So why do we repeatedly get price freezes for car insurance? There is a standard problem with activist and government-produced or -contracted insurance reports and it’s not the likely bias of the source. (I’ve just written up a report on auto insurance that was paid for by insurers so I too could be accused of bias.) Rather, the problem is in the methodology they use.

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A clear example is a report EY prepared for B.C.’s government-owned ICBC earlier this year. EY used hard data — actual paid premiums — for provinces such as B.C., where basic/mandatory auto insurance is provided by government corporations. But it then used internet quotes instead of available real data for private-sector provinces. That apple-banana comparison is a problem: internet quotes do not represent reality. I currently pay $1,350 for my Alberta auto insurance but I can find internet quotes at double that. But I’m obviously not going to pay $2,700 when I can get $1,350. I’m not even going to pay the average of the two ($2,025). I’m going to pay $1,350. And so will other consumers.

Predictably, the B.C. government promoted the EY report as proof government-provided auto insurance is preferable to competitive, private-sector provinces. Wrong. The most accurate prices are the ones consumers actually pay. What actual written premiums show is that although Ontario recorded the highest premiums in seven of the 11 years from 2012 to 2022, B.C.’s premiums were highest in the four years 2017 to 2020, inclusive. And B.C. would have continued to be the highest-priced province except that it moved to so-called “no fault” insurance as of 2022, a year in which it still recorded the third-highest average cost after Ontario and Alberta.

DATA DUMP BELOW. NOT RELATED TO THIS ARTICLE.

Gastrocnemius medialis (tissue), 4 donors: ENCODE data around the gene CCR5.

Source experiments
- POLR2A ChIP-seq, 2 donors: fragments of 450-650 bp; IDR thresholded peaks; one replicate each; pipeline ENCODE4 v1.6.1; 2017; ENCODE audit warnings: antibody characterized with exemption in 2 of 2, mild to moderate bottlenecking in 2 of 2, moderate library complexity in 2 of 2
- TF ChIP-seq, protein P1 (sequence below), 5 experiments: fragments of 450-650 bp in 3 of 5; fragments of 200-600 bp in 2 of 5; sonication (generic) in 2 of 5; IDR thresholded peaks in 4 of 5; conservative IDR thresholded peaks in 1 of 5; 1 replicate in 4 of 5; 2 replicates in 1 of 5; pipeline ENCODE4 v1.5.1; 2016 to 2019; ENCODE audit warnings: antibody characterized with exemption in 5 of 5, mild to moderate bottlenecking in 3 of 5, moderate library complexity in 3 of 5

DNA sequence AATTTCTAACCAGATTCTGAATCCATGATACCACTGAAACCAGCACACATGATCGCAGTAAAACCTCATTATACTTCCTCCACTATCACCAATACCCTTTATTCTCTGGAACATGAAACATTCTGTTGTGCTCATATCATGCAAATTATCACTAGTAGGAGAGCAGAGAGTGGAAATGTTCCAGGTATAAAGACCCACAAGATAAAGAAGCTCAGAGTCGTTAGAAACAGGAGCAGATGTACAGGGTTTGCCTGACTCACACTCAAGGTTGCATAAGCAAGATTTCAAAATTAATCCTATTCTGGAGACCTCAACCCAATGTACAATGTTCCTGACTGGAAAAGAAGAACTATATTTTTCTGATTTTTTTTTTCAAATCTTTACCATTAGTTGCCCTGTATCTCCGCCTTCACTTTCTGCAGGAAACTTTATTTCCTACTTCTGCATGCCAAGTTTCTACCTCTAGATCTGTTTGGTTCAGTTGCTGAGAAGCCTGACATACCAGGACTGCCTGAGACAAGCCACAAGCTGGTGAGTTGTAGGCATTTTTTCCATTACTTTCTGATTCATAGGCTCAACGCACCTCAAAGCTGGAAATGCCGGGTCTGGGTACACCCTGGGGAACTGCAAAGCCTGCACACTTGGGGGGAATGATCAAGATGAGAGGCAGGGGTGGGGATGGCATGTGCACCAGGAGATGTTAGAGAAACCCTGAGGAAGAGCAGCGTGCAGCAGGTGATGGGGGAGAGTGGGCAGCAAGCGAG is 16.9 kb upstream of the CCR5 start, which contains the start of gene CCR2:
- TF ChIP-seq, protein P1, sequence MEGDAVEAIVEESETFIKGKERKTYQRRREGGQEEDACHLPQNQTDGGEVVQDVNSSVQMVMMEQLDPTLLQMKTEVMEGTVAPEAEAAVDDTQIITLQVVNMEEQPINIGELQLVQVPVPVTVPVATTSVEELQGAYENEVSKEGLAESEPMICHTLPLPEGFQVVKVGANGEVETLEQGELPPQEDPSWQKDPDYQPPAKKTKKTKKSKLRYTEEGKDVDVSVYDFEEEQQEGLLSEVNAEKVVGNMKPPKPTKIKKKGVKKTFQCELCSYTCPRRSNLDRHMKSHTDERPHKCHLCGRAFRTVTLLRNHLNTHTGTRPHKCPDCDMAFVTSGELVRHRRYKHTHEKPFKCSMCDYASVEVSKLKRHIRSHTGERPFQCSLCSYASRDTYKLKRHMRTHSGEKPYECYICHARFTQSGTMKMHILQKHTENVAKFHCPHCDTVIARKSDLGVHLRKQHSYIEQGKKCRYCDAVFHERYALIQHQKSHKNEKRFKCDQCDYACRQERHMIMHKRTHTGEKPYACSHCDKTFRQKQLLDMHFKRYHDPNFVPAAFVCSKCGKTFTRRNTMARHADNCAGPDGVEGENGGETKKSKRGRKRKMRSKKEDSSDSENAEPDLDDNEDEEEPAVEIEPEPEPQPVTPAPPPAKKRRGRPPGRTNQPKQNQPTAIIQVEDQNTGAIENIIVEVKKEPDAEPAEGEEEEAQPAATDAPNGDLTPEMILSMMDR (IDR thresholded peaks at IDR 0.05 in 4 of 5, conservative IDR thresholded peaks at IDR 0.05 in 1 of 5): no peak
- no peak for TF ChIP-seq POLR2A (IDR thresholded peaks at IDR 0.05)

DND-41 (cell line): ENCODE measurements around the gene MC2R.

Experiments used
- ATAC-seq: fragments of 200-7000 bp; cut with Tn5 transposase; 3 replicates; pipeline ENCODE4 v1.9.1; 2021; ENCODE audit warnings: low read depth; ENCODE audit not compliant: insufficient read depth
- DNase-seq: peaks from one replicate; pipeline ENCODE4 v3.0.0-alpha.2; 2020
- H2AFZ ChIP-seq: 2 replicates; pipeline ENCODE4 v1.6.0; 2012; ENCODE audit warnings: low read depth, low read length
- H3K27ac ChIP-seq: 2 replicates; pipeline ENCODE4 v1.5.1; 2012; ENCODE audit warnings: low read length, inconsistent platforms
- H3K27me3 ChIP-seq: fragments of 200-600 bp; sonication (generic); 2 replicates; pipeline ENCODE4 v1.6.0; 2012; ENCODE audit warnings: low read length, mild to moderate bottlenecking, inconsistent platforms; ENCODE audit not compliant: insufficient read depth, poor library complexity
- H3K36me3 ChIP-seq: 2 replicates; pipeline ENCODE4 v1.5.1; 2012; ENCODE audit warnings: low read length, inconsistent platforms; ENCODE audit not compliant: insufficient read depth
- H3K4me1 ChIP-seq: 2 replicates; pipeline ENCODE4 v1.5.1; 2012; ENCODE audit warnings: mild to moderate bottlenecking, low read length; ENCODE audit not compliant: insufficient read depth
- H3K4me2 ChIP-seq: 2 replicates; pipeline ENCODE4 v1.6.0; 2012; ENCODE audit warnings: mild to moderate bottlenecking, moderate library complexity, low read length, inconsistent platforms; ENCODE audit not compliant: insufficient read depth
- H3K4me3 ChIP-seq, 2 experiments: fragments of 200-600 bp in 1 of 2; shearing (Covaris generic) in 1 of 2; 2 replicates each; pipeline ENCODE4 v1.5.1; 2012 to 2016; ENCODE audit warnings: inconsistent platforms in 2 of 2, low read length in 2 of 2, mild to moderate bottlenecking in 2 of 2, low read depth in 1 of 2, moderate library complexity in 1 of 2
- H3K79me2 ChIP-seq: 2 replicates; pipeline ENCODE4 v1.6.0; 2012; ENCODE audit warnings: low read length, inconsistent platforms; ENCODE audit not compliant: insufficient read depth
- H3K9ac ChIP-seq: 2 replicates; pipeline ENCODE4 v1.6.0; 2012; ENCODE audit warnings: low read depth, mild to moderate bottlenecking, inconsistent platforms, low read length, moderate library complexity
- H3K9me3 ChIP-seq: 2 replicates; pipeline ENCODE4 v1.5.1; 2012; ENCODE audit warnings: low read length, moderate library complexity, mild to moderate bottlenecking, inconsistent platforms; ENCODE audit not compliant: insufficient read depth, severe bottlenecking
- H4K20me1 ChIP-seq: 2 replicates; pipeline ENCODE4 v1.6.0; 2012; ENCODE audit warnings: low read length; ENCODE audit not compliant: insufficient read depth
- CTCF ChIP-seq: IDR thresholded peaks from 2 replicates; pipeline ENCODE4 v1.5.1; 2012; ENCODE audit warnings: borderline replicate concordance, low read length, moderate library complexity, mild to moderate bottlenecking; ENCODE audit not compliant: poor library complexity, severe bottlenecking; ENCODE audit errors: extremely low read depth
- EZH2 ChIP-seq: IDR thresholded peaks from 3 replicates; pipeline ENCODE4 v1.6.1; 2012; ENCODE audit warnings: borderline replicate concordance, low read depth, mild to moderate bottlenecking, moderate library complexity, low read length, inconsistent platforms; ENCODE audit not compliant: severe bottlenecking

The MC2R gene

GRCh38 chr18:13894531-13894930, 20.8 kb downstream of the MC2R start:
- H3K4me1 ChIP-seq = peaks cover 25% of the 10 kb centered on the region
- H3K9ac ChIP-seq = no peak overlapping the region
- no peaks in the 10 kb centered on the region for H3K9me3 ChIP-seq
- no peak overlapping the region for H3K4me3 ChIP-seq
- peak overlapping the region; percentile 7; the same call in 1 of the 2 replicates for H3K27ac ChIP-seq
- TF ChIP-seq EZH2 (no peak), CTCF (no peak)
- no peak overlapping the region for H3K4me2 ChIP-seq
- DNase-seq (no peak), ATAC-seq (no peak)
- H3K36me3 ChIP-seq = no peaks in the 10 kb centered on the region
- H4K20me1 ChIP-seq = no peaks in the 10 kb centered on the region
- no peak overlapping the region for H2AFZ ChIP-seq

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That Ontario had the highest insurance premiums for a number of years does not mean its insurers are gouging consumers or that Ontario auto insurance is a bad deal relative to B.C.’s. Differences in costs also have to be considered. In 2022, Ontario’s total average claim size was $13,537, Alberta’s was $12,309 and B.C.’s just $4,313. The lower B.C. number is because of no-fault insurance, but before wishing for that keep in mind that no-fault means lower, one-size-fits-all payouts to accident victims. In short, you get what you pay for and in government-run provinces, you get less.

When analyzing auto insurance premiums, input costs matter and so do real data. Governments should base policy on both, not on internet-derived data not relevant to real-world costs.

Mark Milke, an independent policy analyst, is author of several studies of automobile insurance in Canada. His latest, Reality Matters: Facts about automobile insurance in Canada, was written for the Insurance Bureau of Canada.